In this month, the most traditional to have a wedding, I wanted to share an article from my Gracylu Originals’ archives.
There was an orderly system in place for Jewish marriages back in the days of ancient Israel. I’m not a scholar, but have studied this topic and think it’s interesting how some of these traditions are still around today. Not to mention another significance parallel I’m sure you’ll pick up on.
We’ll take a look at the system up to the betrothal.
Typically, the father of the groom selected the bride, and sent a trusted servant to negotiate with her father. They usually kept marriages in the clan.
Next came the issue of the bride price. In some cultures, this is flipped to a dowry given by the bride’s father to the groom’s family. We see this in part today in that’s it’s not unusual for the bride and her family to bear most of the wedding costs.
Not so in ancient Jewish culture. Since the bride went to live with the groom’s family, her father lost a member of the household, disrupting the division of work. The bride price reflected the value of the bride. (Hmmm, wonder how much my dad could get for me?)
Then there was the betrothal agreement—the Ketubah. This wasn’t just an agreement, it served as a binding contract. It contained the bride price, the rights of the bride, and the promises of the groom. This often included that if he did not treat the bride with care or provide fully for her, he answered to her father.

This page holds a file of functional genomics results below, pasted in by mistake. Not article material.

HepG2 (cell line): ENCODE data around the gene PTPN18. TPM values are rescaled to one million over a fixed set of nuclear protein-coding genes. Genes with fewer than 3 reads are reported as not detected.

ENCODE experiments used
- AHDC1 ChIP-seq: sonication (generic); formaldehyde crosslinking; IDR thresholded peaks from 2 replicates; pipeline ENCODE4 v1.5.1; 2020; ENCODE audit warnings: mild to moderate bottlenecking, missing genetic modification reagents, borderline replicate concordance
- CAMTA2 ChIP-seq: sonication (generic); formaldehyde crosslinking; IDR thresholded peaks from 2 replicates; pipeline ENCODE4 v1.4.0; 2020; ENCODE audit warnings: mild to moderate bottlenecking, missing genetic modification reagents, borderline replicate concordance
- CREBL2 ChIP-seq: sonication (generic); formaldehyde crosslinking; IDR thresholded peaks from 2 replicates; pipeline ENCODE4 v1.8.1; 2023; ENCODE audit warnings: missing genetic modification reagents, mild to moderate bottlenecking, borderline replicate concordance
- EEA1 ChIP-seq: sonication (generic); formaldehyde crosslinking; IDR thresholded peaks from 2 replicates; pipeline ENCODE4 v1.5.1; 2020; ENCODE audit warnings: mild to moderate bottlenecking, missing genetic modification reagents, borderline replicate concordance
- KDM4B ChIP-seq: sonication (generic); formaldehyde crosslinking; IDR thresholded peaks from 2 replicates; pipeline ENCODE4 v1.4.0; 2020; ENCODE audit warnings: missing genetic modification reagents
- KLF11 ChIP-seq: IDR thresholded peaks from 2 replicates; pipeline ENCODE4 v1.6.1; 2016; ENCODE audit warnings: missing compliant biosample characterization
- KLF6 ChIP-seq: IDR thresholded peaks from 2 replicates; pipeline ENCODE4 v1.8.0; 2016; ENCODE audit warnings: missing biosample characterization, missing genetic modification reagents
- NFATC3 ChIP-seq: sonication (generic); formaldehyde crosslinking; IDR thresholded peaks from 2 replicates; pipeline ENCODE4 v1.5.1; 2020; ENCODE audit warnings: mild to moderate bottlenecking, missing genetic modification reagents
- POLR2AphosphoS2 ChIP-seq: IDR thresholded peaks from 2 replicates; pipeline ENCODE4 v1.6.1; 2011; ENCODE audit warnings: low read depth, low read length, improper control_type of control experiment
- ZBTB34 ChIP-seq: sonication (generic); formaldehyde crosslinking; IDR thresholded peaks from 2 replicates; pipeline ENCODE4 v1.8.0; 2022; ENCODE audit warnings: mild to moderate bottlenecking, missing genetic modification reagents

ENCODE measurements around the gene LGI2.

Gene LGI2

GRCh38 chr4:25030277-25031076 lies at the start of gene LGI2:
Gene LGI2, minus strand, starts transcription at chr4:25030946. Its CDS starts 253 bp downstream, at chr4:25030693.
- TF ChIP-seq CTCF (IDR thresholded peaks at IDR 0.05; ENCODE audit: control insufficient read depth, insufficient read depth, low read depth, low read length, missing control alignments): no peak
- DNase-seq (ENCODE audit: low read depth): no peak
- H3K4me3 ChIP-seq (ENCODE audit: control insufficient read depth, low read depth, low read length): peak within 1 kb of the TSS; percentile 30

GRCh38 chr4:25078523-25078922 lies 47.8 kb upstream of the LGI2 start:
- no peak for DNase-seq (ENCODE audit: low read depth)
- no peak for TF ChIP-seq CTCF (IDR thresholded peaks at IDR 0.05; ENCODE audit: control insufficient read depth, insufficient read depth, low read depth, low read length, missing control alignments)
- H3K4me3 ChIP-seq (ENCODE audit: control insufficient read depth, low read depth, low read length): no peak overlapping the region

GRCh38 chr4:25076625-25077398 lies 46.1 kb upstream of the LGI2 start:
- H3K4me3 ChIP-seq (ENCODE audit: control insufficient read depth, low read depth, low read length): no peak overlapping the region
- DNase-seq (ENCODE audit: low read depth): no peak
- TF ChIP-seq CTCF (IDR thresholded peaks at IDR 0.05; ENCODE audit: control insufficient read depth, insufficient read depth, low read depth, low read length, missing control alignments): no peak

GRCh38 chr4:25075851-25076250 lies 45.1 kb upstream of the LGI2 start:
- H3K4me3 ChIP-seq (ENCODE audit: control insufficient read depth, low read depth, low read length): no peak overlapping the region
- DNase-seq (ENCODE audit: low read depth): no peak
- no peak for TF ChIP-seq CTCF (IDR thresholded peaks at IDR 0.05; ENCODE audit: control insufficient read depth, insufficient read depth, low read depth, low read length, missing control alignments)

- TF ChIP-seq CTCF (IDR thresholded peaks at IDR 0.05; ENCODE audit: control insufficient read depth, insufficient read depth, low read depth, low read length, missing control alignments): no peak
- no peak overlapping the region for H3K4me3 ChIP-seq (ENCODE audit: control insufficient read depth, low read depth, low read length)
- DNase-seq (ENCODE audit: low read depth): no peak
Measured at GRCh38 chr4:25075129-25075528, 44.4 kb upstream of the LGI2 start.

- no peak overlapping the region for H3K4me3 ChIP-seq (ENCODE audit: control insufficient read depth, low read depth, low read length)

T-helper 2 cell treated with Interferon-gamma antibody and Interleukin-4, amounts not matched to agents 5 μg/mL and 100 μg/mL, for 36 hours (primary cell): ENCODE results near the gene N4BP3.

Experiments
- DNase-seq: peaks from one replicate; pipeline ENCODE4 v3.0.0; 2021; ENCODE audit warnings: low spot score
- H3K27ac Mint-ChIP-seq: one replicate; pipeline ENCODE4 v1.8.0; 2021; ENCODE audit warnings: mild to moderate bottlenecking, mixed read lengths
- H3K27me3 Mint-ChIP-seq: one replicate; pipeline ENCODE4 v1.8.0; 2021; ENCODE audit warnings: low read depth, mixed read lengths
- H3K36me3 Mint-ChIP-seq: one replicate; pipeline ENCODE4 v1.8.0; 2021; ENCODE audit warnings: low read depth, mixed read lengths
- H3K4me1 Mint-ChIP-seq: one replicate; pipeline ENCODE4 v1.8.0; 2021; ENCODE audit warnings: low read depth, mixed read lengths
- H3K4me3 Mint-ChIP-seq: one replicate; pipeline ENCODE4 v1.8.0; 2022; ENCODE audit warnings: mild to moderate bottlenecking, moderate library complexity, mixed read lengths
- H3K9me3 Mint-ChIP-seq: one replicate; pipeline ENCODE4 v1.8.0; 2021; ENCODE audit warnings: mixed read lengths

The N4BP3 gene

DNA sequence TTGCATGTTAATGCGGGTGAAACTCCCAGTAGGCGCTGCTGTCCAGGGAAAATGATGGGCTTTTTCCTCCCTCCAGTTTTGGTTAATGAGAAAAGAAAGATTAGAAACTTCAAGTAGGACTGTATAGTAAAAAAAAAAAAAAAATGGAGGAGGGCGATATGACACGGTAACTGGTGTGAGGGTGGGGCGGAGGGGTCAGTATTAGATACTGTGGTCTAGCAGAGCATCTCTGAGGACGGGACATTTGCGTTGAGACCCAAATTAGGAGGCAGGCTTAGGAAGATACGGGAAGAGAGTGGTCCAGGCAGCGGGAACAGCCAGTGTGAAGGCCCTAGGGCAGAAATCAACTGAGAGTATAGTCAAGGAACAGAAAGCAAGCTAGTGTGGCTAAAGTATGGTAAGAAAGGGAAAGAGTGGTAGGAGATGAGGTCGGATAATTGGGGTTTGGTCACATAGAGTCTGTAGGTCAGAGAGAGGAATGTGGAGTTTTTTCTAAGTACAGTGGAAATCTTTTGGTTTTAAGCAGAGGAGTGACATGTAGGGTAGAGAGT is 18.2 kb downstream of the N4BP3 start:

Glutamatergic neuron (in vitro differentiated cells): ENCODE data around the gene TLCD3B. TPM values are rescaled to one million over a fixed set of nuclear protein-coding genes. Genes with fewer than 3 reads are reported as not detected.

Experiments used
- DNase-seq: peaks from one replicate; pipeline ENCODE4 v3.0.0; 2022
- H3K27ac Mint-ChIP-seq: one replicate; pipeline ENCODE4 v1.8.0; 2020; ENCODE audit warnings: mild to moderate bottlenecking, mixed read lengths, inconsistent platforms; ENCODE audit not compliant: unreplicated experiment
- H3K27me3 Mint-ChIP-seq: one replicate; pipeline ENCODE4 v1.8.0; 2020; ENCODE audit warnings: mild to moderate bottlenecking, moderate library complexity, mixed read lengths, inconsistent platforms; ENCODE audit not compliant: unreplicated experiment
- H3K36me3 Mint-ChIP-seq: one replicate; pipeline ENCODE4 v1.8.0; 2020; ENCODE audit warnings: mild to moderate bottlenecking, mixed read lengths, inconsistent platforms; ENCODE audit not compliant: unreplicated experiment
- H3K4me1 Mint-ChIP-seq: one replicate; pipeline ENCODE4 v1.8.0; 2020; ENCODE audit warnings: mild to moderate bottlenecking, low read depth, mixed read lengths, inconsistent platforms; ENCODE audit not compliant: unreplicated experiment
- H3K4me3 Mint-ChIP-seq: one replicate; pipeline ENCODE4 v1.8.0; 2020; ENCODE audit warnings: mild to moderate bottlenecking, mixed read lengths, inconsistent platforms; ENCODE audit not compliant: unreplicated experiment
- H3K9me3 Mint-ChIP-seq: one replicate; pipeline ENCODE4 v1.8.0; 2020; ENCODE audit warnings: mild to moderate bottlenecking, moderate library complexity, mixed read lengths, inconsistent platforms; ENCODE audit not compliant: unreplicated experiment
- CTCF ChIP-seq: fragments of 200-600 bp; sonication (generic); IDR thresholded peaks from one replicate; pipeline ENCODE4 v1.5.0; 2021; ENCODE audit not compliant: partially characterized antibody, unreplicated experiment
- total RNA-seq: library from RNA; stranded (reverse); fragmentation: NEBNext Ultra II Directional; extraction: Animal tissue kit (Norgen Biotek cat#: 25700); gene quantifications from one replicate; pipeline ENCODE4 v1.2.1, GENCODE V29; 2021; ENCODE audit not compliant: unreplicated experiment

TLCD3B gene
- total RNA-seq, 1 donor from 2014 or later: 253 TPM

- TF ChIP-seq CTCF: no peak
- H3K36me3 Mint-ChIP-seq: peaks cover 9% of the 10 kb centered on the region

The bride did have a choice whether to accept or reject the marriage proposal. It was only after she drank from the cup of the covenant that she became bound to the agreement.
Finally, the groom had the option of giving gifts to his bride. Often it was a coin or something of value to remember him by until the wedding celebration. The focus wasn’t on the value, but the meaning. It was something the bride could look at and remember the promises he had made to her. This has been compared to the engagement rings we have today.
After the groom’s departure to prepare the wedding chambers (often an additional wing on his father’s house), the bride underwent physical and spiritual purification. Called Mikvah, she dipped in a pool of living water. This also represented separation from the old life into the new.
Now consecrated, the bride was to remain faithful and ever watchful for her groom to come—even in the midnight hour. It was the bridegroom’s father who ultimately determined when the groom was ready to retrieve his bride.
When the bridegroom finally returned, the celebration began! After spending seven days alone in the Huppah (room or covering), the time came for the marriage supper.
Does this process sound familiar? Have you researched how this compares to the bride of Christ? Share your take in the comments below.